The Elusive Point of “The Point”


Lucas Pinaire

“The Point” is a refreshing break from the careful and targeted movies of today.

Lucas Pinaire, Assistant Editor

Aside from the surface-level story, it’s hard to say what Fred Wolf and musician Harry Nilsson’s 1971 animated movie, “The Point” is about. 

Clearly a product of its time, the movie evolved out of Nilsson’s similarly named 1970 psychedelic pop-rock album “The Point!.” 

First stumbling upon “The Point” as a toddler in the DVD section of a local library, I was quickly entranced. At the time, the music and imagery was unlike anything I’d ever seen. 

In addition to the nostalgia permanently linked to “The Point” in my case, I believe it has something unique to offer, especially in the animated children’s movie genre.

Not unlike The Beatles, The Monkees, and other musical hippie associates of Nilsson, he was no stranger to psychedelia, but this album differs from Nilsson’s other work in its concept.

Both the movie and album tell the story of Oblio. In a fantastical kingdom where everyone and everything has a (literal) point, Oblio is born with a round head. 

Eventually, Oblio’s round head, in contrast to everyone else’s cone-shaped domes, becomes the basis for his banishment from the kingdom. Oblio and his dog, Arrow, are sent to the dreaded yet presumably unexplored Pointless Forest.

Through his adventures in the forest, Oblio meets all sorts of interesting beings, including but not limited to a laid-back man made of rocks, a disappearing three-headed trickster, and a business-oriented talking tree.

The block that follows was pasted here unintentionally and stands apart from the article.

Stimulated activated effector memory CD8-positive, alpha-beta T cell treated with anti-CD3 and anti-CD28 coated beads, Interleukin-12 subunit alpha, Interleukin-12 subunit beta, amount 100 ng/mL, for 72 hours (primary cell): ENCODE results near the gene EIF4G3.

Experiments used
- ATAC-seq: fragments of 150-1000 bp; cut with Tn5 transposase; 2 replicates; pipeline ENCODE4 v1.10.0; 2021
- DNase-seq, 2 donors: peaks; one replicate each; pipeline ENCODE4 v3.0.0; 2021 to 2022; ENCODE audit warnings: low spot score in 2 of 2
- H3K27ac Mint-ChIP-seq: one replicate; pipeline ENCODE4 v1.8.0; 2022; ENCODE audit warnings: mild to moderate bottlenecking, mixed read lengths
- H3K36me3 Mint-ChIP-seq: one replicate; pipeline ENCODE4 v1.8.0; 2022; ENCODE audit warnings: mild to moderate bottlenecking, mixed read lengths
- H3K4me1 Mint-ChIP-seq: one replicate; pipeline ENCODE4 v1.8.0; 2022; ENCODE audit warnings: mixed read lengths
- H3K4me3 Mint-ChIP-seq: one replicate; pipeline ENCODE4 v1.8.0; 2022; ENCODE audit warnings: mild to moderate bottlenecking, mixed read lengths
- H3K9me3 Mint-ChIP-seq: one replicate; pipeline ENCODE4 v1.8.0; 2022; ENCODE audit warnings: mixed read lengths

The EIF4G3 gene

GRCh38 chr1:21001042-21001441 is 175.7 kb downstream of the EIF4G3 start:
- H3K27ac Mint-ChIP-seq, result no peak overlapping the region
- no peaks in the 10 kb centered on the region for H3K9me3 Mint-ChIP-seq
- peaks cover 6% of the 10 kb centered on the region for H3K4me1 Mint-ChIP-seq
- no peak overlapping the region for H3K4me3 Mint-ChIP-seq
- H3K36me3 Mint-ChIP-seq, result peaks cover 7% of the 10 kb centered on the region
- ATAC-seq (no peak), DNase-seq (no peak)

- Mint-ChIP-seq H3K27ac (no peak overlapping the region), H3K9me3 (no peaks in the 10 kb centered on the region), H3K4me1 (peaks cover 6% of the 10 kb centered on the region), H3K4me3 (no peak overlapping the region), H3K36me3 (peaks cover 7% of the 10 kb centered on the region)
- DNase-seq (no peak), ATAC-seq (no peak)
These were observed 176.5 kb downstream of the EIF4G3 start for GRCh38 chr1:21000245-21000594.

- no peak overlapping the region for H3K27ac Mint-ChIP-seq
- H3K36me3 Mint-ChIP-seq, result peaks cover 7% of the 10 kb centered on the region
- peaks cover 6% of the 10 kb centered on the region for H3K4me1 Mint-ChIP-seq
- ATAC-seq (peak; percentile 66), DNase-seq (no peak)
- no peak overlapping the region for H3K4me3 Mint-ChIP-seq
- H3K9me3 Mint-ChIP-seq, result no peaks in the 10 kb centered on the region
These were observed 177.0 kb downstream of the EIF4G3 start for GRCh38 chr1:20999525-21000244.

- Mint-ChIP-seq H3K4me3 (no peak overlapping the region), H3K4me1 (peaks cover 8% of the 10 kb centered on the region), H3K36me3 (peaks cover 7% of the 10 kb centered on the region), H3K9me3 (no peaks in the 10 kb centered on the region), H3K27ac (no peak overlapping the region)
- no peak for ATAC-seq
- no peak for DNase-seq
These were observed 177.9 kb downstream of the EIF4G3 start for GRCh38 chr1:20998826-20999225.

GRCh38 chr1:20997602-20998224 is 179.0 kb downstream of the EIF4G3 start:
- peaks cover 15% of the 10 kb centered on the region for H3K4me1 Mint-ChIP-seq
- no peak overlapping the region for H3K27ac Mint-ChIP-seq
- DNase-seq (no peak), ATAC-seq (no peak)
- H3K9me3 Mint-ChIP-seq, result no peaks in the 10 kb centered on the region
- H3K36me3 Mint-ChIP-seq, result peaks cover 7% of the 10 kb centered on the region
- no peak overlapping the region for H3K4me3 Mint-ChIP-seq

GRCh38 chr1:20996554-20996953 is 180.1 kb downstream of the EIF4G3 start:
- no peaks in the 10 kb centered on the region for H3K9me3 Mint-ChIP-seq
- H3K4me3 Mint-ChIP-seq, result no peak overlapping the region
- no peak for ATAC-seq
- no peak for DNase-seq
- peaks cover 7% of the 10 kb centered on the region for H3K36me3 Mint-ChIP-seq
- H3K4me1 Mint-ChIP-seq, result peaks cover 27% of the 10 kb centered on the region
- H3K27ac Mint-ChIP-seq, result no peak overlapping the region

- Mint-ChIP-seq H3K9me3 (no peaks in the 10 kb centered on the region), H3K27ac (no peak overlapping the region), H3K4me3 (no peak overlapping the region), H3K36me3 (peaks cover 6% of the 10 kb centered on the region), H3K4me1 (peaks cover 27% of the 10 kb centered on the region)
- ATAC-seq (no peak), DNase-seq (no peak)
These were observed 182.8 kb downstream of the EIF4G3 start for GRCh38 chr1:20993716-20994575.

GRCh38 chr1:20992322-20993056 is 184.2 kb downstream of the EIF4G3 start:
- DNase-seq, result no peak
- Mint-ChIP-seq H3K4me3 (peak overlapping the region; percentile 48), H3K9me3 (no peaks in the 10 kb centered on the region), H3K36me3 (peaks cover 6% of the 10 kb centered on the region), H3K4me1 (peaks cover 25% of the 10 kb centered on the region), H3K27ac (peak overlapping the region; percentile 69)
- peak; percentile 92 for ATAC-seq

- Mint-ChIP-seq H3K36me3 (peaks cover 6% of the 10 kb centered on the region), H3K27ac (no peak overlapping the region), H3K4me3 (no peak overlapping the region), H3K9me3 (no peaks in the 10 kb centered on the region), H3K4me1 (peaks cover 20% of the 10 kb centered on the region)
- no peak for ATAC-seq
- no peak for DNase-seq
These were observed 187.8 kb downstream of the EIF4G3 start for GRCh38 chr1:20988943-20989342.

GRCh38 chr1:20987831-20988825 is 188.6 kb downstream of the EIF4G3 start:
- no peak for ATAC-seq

The film incorporates standout tracks from Nilsson’s album to serve as the movie’s soundtrack. Experimental songs such as “Me and My Arrow” and “Are You Sleeping?” play while dizzying montages of Oblio and friends fill the screen.

As the film’s hazy story might suggest, Nilsson acknowledged that a psychedelic experience provoked its creation. “I was on acid and I looked at the trees and I realized that they all came to points, and the little branches came to points, and the houses came to points. I thought, ‘Oh! Everything has a point, and if it doesn’t, then there’s no point to it,” Nilsson said.

Admittedly, that quote makes very little sense. The point (no pun intended) of Nilsson’s words is elusive, but such is also true with the movie. 

Being far from fully thought out, the message(s) of “The Point” is as perplexing as the visuals.

Given how precise and targeted most big-studio movies are, the aimlessness of “The Point” is a refreshing break. Many of the arguable metaphors present in the film fall apart upon closer inspection, and by the end, the audience is left looking for deep meaning where there really isn’t one. 

Equally as puzzling as the story, the animation only furthers the bewilderment. The movie’s frames are drawn with scratchy black lines filled in with watercolor washes. 

The sketchy and simple animation in conjunction with hallucinogenic imagery detailing Oblio’s adventure strikes a sharp contrast with the precise computer-generated rendering of current popular animation.

If you’re looking for a niche, introspective movie that ties itself up nicely, “The Point” isn’t for you. 

The draw of “The Point” is a calming yet kaleidoscopic experience created by the colorful animation, straightforward story, and Nilsson’s catchy singing. Even if Oblio’s story is a little simple, and its lesson is unclear, the journey is a mystical experience for both him and us.